What test to perform on these hypothesis?

Maxime

New Member
#1
Dear all,

I am having trouble trying to find the right test for my research data, and I was wondering if somebody could help me out!
These are the hypothesis:

  1. The development of any proprietary technology, processes or procedures by a new firm is likely to positively affect the number of employees of that firm over time.
  2. The development of any proprietary technology, processes or procedures by a new firm is likely to positively affect the business value of that firm over time.
  3. A positive attitude toward innovation in a new firm is likely to positively affect the number of employees of that firm over time.
  4. A positive attitude toward innovation in a new firm is likely to positively affect the business value of that firm over time.

With the follow variable characteristics:
H1: Independent = Binary variable (yes/no) Dependent = Ratio, discreet (# of employees)
H2: Independent = Binary variable (yes/no) Dependent = Ratio, continous ($ business value)
H3: Independent = Ordinal scale (5-point scale) Dependent = Ratio, discreet (# of employees)
H4: Independent = Ordinal scale (5-point scale) Dependent = Ratio, continous ($ business value)



I am getting confused deciding which test I should use because of the binary and the ordinal scale variables. I'm guessing it's got to be some non-parametric tests, chi-square for H1 & H2 maybe?

Thank you for your help.
 

trinker

ggplot2orBust
#2
There are numerous ways to approach this and any one test isn't necessary right. George E. P. Box once wrote: "essentially, all models are wrong, but some are useful". This really captures the importance of researcher choice in representing the data.

I am getting confused deciding which test I should use because of the binary and the ordinal scale variables. I'm guessing it's got to be some non-parametric tests, chi-square for H1 & H2 maybe?
Think of a binary variable as a numeric way of representing categorical data.


Here are some ways I may approach your research questions:
H1: Independent = Binary variable (yes/no) Dependent = Ratio, discreet (# of employees)
number of employees suggests a Poisson or negative binomial distribution though a t-test or anova is likely robust enough to handle the data.



H2: Independent = Binary variable (yes/no) Dependent = Ratio, continous ($ business value)
Likely a t-test/anova approach works here as you have two groups (yes/no) with a continuous outcome


H3: Independent = Ordinal scale (5-point scale) Dependent = Ratio, discreet (# of employees)
Again, number of employees suggests a Poisson or negative binomial distribution though an anova is likely robust enough to handle the data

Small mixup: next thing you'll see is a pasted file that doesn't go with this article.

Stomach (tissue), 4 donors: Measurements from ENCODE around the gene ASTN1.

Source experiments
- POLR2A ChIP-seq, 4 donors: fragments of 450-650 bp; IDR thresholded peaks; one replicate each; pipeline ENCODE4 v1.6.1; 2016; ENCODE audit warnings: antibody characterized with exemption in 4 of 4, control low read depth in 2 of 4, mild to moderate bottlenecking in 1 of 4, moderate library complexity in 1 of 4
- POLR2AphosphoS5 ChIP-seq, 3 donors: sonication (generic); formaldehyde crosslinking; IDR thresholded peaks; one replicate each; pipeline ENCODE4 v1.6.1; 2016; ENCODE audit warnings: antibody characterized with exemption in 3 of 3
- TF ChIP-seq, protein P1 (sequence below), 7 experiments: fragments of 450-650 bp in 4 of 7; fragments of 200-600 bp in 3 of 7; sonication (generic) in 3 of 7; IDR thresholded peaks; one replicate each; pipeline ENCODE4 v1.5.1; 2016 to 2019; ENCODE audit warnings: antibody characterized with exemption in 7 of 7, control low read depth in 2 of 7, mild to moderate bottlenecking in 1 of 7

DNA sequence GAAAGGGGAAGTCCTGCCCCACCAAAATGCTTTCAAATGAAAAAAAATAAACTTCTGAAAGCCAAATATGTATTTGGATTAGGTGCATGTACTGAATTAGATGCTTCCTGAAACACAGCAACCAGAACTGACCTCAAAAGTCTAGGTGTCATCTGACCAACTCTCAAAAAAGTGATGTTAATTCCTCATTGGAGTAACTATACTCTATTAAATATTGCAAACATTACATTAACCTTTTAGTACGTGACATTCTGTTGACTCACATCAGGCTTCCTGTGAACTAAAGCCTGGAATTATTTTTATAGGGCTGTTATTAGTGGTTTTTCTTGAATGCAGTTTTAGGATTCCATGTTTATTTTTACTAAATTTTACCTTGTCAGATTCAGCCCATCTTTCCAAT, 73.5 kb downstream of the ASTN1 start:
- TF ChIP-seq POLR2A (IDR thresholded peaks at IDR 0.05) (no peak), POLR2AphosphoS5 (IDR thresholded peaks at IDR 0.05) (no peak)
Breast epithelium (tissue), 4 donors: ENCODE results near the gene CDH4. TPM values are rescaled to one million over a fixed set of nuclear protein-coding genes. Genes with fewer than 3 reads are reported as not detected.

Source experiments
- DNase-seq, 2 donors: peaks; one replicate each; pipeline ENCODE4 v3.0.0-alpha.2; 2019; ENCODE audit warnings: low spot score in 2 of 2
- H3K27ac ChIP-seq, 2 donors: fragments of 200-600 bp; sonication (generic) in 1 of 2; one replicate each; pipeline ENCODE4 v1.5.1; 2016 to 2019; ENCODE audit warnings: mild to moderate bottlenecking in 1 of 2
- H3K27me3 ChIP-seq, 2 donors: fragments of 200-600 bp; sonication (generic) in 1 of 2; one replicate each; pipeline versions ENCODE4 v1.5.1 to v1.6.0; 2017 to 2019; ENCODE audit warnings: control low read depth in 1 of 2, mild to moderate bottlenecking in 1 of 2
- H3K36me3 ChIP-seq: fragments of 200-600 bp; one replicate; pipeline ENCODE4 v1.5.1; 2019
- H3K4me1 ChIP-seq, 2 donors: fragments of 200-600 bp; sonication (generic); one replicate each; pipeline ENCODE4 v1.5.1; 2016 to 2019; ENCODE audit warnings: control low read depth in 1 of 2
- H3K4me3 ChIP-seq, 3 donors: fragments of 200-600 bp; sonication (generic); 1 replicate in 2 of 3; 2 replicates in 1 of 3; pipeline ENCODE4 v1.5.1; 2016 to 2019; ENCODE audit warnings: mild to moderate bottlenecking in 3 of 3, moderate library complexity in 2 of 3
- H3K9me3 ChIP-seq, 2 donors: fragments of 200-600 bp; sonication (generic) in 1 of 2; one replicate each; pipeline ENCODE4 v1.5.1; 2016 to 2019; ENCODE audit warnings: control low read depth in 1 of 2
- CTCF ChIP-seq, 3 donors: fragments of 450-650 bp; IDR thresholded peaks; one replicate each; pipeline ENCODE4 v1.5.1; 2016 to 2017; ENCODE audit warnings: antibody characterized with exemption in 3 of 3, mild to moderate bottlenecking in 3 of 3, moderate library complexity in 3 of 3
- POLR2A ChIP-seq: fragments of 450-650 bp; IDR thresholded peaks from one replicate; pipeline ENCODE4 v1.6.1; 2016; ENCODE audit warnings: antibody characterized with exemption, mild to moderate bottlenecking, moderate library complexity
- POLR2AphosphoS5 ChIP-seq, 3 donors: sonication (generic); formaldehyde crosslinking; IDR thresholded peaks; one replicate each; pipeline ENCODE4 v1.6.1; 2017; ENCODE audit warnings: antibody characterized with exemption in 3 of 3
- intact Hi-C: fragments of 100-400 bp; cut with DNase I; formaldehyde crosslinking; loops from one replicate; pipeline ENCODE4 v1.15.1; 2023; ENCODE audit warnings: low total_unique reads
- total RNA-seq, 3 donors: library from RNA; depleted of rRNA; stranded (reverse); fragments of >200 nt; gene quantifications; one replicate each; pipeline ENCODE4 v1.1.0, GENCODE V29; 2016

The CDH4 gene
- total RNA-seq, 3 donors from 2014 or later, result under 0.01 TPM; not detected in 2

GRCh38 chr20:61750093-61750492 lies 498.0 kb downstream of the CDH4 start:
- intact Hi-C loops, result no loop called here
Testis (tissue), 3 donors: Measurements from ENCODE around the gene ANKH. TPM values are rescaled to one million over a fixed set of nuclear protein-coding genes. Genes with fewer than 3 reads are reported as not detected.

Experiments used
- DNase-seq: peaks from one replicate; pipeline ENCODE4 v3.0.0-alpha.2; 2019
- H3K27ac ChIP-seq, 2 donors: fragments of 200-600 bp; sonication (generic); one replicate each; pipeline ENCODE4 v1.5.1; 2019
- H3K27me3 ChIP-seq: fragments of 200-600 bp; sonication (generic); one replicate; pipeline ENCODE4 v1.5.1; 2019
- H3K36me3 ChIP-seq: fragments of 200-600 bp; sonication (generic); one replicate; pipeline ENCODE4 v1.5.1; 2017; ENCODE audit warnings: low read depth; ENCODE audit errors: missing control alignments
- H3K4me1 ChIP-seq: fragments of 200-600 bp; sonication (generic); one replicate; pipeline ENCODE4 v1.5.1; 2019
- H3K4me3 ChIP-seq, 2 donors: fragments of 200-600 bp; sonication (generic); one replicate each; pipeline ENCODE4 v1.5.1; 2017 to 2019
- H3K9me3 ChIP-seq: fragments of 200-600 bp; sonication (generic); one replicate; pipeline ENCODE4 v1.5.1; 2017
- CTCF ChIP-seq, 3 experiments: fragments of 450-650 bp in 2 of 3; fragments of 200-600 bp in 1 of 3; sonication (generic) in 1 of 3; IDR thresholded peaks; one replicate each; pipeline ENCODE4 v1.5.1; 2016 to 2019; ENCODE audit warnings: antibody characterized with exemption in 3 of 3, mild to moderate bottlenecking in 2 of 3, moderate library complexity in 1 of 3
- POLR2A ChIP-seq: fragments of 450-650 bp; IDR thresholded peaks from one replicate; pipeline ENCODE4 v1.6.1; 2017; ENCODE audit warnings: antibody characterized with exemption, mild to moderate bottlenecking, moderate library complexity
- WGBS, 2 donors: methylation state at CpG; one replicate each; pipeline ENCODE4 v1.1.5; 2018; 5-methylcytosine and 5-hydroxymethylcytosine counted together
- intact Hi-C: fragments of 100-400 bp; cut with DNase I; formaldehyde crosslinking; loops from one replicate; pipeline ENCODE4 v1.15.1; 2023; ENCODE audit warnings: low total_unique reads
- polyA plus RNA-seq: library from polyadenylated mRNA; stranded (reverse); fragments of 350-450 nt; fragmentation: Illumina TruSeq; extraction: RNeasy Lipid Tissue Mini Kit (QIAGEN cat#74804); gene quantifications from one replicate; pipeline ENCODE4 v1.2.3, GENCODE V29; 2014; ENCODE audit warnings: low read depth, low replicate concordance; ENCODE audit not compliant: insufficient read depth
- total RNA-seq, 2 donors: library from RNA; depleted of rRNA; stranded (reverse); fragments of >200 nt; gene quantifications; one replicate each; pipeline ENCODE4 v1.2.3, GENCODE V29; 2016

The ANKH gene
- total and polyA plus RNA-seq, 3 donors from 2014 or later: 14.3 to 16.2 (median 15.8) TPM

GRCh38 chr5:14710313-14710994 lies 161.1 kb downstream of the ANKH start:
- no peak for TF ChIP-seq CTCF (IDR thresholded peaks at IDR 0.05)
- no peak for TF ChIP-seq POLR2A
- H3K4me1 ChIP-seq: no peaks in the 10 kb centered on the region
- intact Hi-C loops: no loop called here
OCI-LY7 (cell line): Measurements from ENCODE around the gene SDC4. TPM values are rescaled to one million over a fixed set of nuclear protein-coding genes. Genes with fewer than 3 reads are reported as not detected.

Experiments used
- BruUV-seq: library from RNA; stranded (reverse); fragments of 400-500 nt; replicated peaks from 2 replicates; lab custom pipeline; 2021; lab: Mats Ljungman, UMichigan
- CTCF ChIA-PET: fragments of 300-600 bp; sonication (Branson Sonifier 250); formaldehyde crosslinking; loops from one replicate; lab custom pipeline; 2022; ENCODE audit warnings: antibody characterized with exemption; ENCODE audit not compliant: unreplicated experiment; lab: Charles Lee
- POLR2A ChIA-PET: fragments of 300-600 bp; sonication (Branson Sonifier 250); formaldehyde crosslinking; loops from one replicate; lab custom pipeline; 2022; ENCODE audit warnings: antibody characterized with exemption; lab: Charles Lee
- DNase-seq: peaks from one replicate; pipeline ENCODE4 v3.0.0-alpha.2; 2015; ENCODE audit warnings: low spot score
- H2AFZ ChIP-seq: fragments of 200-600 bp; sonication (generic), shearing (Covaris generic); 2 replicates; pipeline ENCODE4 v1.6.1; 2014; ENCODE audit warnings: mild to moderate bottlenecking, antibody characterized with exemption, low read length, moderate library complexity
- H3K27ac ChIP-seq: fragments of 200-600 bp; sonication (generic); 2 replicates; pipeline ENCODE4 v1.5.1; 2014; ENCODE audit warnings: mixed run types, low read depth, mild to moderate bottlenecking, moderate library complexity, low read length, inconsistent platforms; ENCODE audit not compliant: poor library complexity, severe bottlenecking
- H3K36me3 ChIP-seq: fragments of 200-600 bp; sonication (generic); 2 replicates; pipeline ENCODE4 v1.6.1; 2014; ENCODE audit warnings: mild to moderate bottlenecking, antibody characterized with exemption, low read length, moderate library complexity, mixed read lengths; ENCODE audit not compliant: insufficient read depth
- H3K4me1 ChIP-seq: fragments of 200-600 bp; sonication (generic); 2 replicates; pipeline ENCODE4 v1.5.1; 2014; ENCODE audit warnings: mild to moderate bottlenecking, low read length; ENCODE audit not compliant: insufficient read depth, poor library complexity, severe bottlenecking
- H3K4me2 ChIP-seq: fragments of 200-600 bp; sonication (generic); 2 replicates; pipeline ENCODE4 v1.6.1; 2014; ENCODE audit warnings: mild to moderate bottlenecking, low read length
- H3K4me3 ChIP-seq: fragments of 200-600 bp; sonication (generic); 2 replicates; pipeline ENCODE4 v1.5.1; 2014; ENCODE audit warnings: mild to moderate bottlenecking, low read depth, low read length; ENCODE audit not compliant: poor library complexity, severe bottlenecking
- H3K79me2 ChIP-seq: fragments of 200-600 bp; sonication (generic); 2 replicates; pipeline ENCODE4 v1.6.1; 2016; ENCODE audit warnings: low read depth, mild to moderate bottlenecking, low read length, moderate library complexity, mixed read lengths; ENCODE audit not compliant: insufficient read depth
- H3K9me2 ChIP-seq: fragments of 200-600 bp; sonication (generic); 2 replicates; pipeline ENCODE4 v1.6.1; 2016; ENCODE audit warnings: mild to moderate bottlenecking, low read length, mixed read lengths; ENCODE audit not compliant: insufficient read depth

H4: Independent = Ordinal scale (5-point scale) Dependent = Ratio, continous ($ business value)
An anova is likely how I would approach this with the 5 points as 5 different groups

PS excellent work laying out your question by keeping it succinct while providing the pertinent information.
 

Maxime

New Member
#3
Thank you very much for your quick reply!
Your help is highly appreciated and I your answers somehow make sense when I think of it, but I've got a few things that I do not understand, and I didn't give you all the info needed to give the right answers I guess;
Questions:

  • - 1. A t-test/anova/(negative)binomial is for testing the equality of means right? But I want to see if there is any relationship between the variables, so I was thinking of a kind of correlation model for each hypothesis?!

  • - 2. I have given insufficient info I think: There was a questionaire (from the PSED II database) for companies that had to be filled in every year. So the number of employees and business value variables are meausured EVERY YEAR, as a different variable in the dataset, and so is the binary variable. So I have to test the positive relationship with the dependent variable OVER TIME! How do I do this? I think (as you mentioned) with a Poisson model, but how exactly? Poisson regression doesn't seem to be right to me because the binary variable as independent can never give a guess about the dependent variable since it's just a 1.00 or a 0.00!?

Thank you so much Trinker! You are the hero of my research
 
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Maxime

New Member
#5
I am really sorry to act like a spammer, but it is quite urgent! If there is anybody out there that got an answer to my questions I am so grateful!
 

noetsi

No cake for spunky
#6
There are many ways to handle data repeatedly over time. Repeated measure ANOVA, time series, HLM or SEM for example. It depends on how your dv is coded, what data you have and your specific question. For example ANOVA won't, as far as I know handle a bivariate DV. Or at least the common forms won't.

Which methods have you worked with? What form will your data take.